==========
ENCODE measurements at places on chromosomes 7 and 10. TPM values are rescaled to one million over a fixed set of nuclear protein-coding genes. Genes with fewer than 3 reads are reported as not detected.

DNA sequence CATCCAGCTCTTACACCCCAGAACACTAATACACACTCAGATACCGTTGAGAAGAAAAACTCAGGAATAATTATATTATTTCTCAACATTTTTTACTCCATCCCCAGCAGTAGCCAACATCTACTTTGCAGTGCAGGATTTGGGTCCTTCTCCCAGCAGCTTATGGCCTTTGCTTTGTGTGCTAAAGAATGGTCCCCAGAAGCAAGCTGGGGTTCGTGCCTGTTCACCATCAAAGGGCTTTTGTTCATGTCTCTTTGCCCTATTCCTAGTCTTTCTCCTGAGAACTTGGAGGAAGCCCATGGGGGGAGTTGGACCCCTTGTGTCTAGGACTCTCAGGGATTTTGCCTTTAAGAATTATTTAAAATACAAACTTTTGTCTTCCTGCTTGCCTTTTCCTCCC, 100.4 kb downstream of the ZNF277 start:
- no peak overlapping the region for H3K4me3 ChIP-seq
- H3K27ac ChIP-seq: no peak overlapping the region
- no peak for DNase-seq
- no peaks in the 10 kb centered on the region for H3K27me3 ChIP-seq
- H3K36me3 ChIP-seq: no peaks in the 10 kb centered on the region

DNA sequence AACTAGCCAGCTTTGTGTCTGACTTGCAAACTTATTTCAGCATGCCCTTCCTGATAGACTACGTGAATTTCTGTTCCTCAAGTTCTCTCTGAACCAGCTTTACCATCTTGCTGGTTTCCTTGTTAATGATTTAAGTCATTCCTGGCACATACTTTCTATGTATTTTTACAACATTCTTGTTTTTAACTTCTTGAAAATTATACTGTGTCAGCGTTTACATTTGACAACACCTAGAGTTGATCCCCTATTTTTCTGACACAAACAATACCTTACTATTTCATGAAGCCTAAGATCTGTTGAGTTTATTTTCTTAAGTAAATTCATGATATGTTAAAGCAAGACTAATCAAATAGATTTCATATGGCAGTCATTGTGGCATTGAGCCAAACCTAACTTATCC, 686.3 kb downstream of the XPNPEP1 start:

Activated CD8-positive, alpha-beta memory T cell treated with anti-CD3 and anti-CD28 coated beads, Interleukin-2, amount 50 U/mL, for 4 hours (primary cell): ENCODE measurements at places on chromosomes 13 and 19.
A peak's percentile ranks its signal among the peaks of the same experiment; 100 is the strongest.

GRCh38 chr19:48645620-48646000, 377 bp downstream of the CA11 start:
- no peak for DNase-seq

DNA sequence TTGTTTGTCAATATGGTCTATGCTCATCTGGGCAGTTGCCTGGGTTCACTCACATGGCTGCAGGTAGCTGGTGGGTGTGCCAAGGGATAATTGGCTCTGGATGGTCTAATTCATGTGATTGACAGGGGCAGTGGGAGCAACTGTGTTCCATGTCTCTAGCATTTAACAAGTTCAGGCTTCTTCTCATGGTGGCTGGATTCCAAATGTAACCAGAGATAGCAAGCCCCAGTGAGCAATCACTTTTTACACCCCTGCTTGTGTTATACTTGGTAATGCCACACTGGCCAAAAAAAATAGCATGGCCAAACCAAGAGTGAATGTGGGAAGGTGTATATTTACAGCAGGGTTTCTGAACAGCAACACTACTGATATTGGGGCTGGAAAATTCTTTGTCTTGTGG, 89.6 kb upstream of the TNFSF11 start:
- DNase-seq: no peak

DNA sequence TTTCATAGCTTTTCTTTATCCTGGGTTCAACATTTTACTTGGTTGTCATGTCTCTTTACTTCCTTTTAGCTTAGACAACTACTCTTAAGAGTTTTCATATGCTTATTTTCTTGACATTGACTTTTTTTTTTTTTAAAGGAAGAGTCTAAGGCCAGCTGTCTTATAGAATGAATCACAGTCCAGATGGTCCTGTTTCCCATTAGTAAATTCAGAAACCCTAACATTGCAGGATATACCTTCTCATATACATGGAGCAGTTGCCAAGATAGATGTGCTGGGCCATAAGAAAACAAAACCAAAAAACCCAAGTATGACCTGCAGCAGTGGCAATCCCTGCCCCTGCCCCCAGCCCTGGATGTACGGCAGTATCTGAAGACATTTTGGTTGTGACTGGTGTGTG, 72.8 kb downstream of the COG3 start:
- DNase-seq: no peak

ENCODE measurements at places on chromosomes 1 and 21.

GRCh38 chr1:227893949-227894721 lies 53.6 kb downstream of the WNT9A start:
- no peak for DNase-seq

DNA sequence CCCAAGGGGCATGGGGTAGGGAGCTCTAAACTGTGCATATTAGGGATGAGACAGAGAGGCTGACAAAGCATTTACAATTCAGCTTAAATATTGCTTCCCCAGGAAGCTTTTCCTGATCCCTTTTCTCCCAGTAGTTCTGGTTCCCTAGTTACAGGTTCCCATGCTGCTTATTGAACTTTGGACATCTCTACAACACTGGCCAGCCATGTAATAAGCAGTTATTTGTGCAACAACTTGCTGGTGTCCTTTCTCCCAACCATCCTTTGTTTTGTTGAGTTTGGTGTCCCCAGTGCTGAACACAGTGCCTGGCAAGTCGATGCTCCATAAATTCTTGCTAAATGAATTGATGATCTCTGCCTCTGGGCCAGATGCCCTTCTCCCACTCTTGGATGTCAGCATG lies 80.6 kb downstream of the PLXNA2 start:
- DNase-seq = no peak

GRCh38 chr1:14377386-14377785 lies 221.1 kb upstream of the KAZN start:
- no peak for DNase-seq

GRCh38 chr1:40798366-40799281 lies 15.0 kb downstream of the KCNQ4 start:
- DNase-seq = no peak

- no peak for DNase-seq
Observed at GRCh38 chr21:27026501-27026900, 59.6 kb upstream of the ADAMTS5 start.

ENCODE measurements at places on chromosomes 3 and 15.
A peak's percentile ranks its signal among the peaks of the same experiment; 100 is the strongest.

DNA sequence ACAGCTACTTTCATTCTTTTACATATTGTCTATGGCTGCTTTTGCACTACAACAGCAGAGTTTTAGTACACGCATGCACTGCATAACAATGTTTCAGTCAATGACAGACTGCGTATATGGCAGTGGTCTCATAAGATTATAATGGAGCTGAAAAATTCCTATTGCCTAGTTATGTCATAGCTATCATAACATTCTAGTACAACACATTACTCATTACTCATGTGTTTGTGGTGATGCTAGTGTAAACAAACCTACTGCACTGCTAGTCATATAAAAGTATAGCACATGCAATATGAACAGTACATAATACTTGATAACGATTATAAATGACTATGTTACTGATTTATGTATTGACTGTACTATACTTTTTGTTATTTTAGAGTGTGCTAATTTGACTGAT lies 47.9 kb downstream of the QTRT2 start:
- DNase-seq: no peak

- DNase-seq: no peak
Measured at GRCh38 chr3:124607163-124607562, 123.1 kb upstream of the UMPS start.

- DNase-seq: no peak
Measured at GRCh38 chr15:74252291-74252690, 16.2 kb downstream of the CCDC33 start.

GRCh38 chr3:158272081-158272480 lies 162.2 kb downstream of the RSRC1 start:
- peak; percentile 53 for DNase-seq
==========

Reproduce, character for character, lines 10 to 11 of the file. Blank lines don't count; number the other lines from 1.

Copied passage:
A peak's percentile ranks its signal among the peaks of the same experiment; 100 is the strongest.

GRCh38 chr19:48645620-48646000, 377 bp downstream of the CA11 start: